3. A number months later (let's say Nov 2014), the technology in which the answer is based has a new release that makes solving the initially problem easier, so he edits the answer to improve it.
  4. In January 2015 (more than 12 months later), the technology has another update to fix some bugs and the author realizes he needs to make a couple of minor corrections to the code.
    • Based on the current rules, this edit would push him into CW territory
    • Based on my proposed rules, since it is more than 12 months, 1 edit would have aged away so he would have a free edit to correct his post.

The idea behind this idea is it still discourages frequent editing to posts so users do not try to abuse the editing system by bumping their posts for rep gain. But at the same time it encourages someone to maintain their posts by not letting a lot of editing early in the life of the post forever trap them right below the threshold for auto-CW conversion.

1 - As suggested in the comments, the editing threshold on a few sites might need adjusted as frequent editing is more common based on the scope of the site. For example, Gaming.SE apparently has more frequent editing due to do the frequency that patches are released. I'd say that this scenario is an exception and maybe there could be some site-specific customizations that can be done to adjust the rate in which the edits age.

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This is a good idea, but I think one edit should fade away in 7-14 days from the CW count. The rate you proposed would be fine for most answers, but on gaming some answers need updating every week or two because of very frequent patches to some games. –  3ventic Dec 24 '13 at 10:14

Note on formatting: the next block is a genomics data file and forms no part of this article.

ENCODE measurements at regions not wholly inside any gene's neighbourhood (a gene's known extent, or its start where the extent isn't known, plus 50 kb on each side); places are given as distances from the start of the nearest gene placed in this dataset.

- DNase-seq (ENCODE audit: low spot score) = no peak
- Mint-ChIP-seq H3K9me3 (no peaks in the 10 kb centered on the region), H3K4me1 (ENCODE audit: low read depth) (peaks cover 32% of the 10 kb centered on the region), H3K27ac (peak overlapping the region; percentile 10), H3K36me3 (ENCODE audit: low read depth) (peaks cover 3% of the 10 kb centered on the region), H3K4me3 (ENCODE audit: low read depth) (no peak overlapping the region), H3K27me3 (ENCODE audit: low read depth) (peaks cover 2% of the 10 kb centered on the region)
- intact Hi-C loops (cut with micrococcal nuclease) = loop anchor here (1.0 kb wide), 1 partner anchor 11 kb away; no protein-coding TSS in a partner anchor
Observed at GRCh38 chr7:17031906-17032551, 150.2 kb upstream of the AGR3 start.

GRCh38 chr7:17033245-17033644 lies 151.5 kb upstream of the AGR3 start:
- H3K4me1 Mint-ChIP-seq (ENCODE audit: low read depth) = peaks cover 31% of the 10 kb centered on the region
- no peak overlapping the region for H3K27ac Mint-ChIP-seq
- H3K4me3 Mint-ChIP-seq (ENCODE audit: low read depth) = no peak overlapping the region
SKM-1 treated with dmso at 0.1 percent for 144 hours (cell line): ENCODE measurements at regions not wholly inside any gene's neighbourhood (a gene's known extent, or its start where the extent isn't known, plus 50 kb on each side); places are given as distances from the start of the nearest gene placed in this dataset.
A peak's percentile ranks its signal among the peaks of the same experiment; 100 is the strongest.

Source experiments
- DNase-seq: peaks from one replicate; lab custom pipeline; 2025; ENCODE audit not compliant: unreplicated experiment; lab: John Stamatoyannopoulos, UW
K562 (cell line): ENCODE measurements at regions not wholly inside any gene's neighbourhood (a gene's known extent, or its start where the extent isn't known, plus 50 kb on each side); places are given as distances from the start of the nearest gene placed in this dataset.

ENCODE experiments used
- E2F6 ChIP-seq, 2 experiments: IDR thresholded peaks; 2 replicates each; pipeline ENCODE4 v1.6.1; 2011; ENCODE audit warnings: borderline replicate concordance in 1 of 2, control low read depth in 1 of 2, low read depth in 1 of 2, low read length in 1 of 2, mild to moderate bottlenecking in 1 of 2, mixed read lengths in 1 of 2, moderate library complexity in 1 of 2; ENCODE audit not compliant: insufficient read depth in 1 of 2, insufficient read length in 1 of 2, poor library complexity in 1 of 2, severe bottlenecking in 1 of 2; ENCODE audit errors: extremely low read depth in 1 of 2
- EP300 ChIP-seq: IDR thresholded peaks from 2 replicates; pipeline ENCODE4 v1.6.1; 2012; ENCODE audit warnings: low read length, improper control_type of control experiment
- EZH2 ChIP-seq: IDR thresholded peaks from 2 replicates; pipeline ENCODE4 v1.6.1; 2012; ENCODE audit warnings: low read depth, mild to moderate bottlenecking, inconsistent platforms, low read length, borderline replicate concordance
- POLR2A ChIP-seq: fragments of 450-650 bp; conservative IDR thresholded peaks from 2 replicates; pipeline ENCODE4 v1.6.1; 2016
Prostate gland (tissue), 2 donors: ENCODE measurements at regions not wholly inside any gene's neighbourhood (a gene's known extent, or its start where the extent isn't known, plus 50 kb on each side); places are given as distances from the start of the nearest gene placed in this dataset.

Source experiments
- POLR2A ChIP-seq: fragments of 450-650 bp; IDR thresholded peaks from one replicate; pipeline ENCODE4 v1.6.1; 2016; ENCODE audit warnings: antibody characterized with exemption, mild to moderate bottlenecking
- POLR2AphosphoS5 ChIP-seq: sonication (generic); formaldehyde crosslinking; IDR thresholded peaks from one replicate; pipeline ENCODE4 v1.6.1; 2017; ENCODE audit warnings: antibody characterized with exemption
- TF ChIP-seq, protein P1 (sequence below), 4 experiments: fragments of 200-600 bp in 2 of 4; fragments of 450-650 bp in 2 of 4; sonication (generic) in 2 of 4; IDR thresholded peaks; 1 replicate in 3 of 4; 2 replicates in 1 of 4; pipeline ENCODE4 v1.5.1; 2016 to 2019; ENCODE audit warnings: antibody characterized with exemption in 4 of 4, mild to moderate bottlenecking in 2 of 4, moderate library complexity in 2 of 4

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Maybe a few sites would need special rules because on most sites, I can't imagine anyone needing to edit that many times. Gaming.SE could be something that gets a special rule or a different threshold. –  psubsee2003 Dec 24 '13 at 10:17
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The down-side of this approach is it increases the complexity immensely. We complain that users do not already realise the CW system exists. Trying to get them to understand this system would be equally challenging! –  Duncan Jan 16 at 11:08
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@Duncan agreed on the complexity. However my take on it is it would be virtually invisible to anyone using the system as intended. –  psubsee2003 Jan 16 at 12:22

Having just "discovered" this "feature", I completely agree with @MartijnPieters comments:

I agree that this feature is entirely undiscoverable for the normal user; no warnings are given that CW conversion takes place, nor is this highlighted anywhere in the editing help text.

Even worse, when this happens, you are not notified. I discovered one of my posts was converted because I saw an upvote in my reputation tab without a score before I had hit the reputation cap, the edit to the post itself carried no indication that a CW conversion was about to apply.